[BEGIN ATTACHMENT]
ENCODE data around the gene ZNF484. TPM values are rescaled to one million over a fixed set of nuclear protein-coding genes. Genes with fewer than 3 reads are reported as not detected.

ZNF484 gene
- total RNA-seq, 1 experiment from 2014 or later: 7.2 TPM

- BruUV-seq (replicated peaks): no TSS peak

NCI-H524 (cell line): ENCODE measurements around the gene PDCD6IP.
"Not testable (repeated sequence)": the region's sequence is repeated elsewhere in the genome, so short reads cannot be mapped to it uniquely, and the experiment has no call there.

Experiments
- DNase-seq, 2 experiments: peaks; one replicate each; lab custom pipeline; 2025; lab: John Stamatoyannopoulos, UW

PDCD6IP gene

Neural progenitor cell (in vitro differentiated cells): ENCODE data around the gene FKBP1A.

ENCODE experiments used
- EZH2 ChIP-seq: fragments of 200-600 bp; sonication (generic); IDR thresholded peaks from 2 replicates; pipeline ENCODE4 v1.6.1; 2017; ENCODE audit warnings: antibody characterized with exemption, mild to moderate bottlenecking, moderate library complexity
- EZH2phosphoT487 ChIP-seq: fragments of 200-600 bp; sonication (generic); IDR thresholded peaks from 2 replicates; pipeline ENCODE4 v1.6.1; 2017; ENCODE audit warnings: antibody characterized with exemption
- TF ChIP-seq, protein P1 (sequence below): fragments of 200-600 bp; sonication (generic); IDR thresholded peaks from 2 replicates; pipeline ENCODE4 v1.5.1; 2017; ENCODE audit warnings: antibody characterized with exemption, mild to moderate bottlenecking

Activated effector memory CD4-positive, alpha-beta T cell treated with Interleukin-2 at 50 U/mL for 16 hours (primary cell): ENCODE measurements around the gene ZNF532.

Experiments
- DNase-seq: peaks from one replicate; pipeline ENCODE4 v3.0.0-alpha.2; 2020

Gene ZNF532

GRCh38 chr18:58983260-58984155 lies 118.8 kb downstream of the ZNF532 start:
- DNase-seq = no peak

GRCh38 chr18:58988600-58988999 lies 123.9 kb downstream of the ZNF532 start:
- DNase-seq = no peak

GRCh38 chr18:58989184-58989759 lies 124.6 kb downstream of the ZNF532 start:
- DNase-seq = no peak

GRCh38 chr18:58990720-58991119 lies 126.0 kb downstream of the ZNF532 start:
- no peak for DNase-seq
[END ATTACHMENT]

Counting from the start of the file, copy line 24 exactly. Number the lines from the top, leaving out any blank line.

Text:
- DNase-seq = no peak